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Jessops files for administration (again) after business decimated by lockdown

Jessops
(Image credit: James Artaius / Digital Camera World)

Jessops, Britain's 86-year-old specialist camera retailer, has filed for administration again, following severe business disruption caused by the lockdown restrictions imposed to combat the COVID pandemic. 

The filing marks the third time that Jessops has called in administrators, with the the troubled retailer's 17 stores and 120 employees all at risk. It has hired an insolvency specialist and is now exploring a Company’s Voluntary Arrangement restructure to protect the business. The chain is currently owned by Dragon's Den entrepreneur Peter Jones, who bought Jessops in 2013.

“We have filed a notice of intention to appoint administrators with a view to consider a CVA process in order to protect the business for our staff, our partners and creditors as we look to carve out a new strategy that will enable the business to continue to compete," said a company spokesperson (by way of City A.M.).

“No doubt, that will include further growing Jessops’ digital offering, as well as considering the opportunities to partner with other retailers to continue Jessops’ high street presence.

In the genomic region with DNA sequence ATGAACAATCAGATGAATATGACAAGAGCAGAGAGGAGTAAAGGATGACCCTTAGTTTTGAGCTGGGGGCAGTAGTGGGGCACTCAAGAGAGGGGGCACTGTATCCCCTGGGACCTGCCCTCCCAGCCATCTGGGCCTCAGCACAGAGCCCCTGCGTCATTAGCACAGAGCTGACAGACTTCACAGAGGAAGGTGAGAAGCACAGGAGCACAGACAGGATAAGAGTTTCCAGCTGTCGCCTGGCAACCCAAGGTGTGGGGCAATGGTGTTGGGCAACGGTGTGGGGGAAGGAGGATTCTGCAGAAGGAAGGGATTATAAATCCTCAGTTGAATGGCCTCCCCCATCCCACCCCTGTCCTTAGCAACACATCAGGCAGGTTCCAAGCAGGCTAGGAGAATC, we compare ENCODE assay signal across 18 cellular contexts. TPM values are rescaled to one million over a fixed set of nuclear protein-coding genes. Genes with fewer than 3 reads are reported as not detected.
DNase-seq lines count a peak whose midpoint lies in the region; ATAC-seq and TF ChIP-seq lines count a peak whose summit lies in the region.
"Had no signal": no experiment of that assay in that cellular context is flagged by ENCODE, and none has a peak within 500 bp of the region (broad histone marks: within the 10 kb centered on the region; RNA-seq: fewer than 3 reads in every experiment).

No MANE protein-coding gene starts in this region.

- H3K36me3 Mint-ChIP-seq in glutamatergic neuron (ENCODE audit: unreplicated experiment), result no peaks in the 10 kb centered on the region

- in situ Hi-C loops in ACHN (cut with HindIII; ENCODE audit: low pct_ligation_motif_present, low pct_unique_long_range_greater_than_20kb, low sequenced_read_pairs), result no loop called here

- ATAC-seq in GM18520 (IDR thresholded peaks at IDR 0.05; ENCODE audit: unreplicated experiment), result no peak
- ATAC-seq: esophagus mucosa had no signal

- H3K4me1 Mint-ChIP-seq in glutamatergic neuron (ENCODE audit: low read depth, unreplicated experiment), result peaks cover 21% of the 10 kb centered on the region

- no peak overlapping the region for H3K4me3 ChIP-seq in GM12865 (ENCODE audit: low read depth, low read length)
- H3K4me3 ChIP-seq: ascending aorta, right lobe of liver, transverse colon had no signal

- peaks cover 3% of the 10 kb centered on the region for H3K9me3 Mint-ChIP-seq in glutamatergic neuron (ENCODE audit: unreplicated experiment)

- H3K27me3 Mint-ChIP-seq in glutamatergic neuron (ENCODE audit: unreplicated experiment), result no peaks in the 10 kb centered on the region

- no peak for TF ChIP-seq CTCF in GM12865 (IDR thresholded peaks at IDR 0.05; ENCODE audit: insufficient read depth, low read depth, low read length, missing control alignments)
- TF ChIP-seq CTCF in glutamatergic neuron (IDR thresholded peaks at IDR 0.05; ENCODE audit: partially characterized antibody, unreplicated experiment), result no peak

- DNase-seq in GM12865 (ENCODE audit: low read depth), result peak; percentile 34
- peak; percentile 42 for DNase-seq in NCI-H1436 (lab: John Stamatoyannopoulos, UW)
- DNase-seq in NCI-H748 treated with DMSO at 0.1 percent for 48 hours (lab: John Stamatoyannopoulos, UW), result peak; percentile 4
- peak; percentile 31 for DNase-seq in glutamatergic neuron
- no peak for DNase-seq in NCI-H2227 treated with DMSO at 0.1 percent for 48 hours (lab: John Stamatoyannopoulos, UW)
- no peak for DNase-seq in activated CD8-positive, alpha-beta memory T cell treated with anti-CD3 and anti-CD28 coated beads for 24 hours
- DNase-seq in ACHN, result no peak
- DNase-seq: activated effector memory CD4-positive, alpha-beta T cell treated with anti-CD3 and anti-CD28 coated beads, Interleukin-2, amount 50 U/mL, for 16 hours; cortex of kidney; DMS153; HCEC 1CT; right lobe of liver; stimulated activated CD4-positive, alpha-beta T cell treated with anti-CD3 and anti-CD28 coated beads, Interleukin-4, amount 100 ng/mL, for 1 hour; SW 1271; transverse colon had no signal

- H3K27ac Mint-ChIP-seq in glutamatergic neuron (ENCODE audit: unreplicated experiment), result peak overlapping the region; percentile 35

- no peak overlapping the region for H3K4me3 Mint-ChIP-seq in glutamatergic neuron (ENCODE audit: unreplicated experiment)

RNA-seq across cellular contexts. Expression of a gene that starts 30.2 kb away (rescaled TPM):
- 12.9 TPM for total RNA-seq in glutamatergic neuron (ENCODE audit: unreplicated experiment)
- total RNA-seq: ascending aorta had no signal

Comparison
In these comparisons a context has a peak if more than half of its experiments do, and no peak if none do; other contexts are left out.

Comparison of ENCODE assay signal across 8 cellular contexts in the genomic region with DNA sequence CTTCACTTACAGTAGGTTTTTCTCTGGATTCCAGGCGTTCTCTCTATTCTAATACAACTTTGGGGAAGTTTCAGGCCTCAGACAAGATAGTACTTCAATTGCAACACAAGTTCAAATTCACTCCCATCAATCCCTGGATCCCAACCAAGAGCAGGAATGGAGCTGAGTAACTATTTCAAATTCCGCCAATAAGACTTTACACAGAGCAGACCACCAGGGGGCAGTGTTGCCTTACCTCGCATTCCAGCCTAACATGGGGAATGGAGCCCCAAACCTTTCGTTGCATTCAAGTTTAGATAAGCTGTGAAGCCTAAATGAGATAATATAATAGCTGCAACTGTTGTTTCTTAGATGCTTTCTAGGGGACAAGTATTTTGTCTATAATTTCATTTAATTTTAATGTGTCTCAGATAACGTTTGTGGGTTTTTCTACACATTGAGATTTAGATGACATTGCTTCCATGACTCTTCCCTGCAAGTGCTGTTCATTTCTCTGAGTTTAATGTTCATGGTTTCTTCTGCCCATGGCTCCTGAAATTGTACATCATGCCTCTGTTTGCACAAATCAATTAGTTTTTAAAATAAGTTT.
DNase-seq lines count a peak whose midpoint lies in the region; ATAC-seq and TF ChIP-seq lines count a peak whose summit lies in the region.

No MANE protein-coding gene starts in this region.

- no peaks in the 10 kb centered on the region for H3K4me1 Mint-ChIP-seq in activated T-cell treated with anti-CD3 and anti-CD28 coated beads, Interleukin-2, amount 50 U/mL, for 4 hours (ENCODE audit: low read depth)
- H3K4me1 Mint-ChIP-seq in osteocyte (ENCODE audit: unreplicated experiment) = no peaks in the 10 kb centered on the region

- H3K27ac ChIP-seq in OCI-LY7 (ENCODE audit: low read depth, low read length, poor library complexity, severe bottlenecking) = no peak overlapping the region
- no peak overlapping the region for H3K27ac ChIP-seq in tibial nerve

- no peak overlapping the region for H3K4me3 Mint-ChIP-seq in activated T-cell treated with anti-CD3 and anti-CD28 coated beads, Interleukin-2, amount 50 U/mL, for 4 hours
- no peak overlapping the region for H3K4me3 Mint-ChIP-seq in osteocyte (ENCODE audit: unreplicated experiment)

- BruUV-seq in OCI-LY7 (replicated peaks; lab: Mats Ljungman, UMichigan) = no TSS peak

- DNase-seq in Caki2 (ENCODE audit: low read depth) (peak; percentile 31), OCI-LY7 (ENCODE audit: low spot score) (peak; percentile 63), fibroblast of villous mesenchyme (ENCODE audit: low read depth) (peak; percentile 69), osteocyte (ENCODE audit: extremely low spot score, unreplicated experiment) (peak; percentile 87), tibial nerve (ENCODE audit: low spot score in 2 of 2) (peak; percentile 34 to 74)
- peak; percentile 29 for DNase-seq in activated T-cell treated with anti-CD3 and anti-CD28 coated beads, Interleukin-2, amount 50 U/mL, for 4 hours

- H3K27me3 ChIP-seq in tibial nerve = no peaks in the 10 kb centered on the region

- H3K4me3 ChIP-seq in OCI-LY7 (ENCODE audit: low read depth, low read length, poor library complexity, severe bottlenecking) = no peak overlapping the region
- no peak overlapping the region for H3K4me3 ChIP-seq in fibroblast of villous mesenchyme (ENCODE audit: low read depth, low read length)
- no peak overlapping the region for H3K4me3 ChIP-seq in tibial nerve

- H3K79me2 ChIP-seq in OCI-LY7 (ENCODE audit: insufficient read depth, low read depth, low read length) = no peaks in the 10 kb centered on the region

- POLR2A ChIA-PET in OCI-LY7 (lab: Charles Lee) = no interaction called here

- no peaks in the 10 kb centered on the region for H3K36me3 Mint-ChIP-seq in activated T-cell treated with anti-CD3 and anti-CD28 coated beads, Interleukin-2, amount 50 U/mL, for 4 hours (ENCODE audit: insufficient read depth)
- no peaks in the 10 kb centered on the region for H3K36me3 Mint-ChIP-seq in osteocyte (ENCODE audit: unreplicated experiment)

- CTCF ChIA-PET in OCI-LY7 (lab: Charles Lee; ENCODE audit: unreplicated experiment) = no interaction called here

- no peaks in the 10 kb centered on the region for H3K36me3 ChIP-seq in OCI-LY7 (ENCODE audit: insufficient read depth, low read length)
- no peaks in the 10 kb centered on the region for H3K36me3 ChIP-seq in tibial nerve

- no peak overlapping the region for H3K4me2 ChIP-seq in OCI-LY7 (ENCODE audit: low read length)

“We are working closely with key suppliers and partners to agree a way forward and PJ Investment Group have confirmed that they stand ready to provide additional funding if a suitable agreement can be reached on sustainably supporting Jessops in the next stage of its development.”

Jessops last entered administration in October 2019, where its 63% of its 46 stores were shuttered and its 500-strong workforce was culled by 76%. 

During that process it was revealed that the company "has not made a single profit" since its 2013 collapse – the first time that Jessops entered administration, with an announced closure of all 187 stores and loss of 1,370 jobs, at which point it was bought by TV Dragon Peter Jones, through his PJ Investments Group. 

At its peak, Jessops – founded in 1935 by Frank Jessop in Leicester and run as a family business until 1996 – had 315 stores and was so successful that it twice considered floating on the London Stock Exchange. 

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James Artaius

The editor of Digital Camera World, James started working in the photographic industry in 2014 as an assistant to Damian McGillicuddy – successor to David Bailey as Principal Photographer for Olympus. In this time he shot for clients as diverse as Aston Martin Racing, Elinchrom and L'Oréal, in addition to shooting campaigns and product testing for Olympus, and providing training for professionals. An Olympus and Canon user, James was previously technique editor on PhotoPlus: The Canon Magazine.